Heart disease is the number one cause of death in the world so scientists have been working extremely hard to make use of stem cells therapies to treat patients with heart problems. In fact, they are closer than ever before to achieve this goal, due to two types of stem cells.
Some scientists consider the mesenchymal stem cells, also called bone marrow stem cells (BMSC) that come from adults, not embryos. Unlike embryonic stem cells, is no risk of cancer or immune rejection because they come from the patient they will treat, and there is no risk of contracting infectious blood borne diseases. A drug, which consists of stem cells from donor bone marrow, gets injected into the vein. Then, the cells travel through the bloodstream and take up residence in the heart. The BMSC are supposed to form new cardiac myocytes and coronary vessels following an induced myocardial infarct (myocardial infarcts do not regenerate and eventually result in the death of the individual, even if myocytes in the surviving myocardium undergo hypertrophy and cell division occurs in the border area of the dead tissue). It has been already on mice and it gave positive results. Besides, numerous attempts have been made to repair damaged myocardium in animal models and in humans because the BMSC maintain the ability throughout adult life to self-renew and differentiate into cells of all blood lineages. These adult BMSC have recently been shown to have the capacity to differentiate into multiple specific cell types in tissues other than bone marrow.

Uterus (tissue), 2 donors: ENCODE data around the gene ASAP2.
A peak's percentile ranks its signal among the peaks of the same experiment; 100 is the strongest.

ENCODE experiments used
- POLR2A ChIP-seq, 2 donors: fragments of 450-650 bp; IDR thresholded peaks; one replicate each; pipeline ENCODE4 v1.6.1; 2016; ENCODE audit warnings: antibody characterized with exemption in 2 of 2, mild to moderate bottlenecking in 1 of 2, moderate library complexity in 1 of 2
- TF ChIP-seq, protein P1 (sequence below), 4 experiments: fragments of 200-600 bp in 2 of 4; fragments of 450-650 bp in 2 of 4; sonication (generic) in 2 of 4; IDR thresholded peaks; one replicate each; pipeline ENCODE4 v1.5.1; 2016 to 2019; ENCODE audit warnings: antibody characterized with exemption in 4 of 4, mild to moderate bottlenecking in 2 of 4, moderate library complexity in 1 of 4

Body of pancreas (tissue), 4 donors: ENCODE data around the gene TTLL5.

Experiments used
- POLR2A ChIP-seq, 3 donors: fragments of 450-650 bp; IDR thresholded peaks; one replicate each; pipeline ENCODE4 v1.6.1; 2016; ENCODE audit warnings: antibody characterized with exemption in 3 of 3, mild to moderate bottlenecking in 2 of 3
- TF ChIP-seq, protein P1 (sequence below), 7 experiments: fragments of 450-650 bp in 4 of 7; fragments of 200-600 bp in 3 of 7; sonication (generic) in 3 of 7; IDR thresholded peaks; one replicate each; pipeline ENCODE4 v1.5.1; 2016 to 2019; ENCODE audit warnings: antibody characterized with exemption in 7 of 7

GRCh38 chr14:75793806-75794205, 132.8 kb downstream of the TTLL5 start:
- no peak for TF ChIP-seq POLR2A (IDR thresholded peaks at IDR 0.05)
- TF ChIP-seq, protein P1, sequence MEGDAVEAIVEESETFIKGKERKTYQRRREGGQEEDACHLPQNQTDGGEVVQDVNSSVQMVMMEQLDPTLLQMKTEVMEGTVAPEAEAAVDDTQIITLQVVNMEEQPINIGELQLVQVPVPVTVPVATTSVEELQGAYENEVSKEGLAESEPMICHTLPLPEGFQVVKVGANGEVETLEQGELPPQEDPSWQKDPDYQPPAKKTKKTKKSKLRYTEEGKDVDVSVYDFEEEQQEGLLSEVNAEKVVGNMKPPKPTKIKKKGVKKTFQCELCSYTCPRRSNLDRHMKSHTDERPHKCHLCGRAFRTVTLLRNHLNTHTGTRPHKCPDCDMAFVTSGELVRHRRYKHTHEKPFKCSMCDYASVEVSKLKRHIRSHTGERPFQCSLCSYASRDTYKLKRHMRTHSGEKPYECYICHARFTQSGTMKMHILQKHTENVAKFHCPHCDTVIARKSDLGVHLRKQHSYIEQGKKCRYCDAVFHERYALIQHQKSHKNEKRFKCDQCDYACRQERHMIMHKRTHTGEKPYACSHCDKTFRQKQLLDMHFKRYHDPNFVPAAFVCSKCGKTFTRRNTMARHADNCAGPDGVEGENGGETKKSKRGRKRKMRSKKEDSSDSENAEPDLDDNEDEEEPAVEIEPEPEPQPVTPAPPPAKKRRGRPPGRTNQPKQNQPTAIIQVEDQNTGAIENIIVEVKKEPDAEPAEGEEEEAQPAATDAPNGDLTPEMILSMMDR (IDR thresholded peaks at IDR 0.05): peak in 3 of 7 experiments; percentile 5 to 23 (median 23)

The other option scientists are considering for is the angiogenic cell precursors, or ACPs, the stem cells whose normal function is to repair damaged blood vessels. When injected into and around the heart, these cells build new blood vessels and restore function to the damaged heart tissue. This type of stem cells are supposed to treat patients suffering from coronary artery disease (angina), cardiomyopathy, and congestive heart failure (CHF) and the risks involved are similar to those of a standard angioplasty or minimally invasive heart surgery (NOT open-heart surgery).
Nevertheless, these are just studies that are still in Clinical trials and they are promising because it’s very rare that the human body rejects its own stem cells.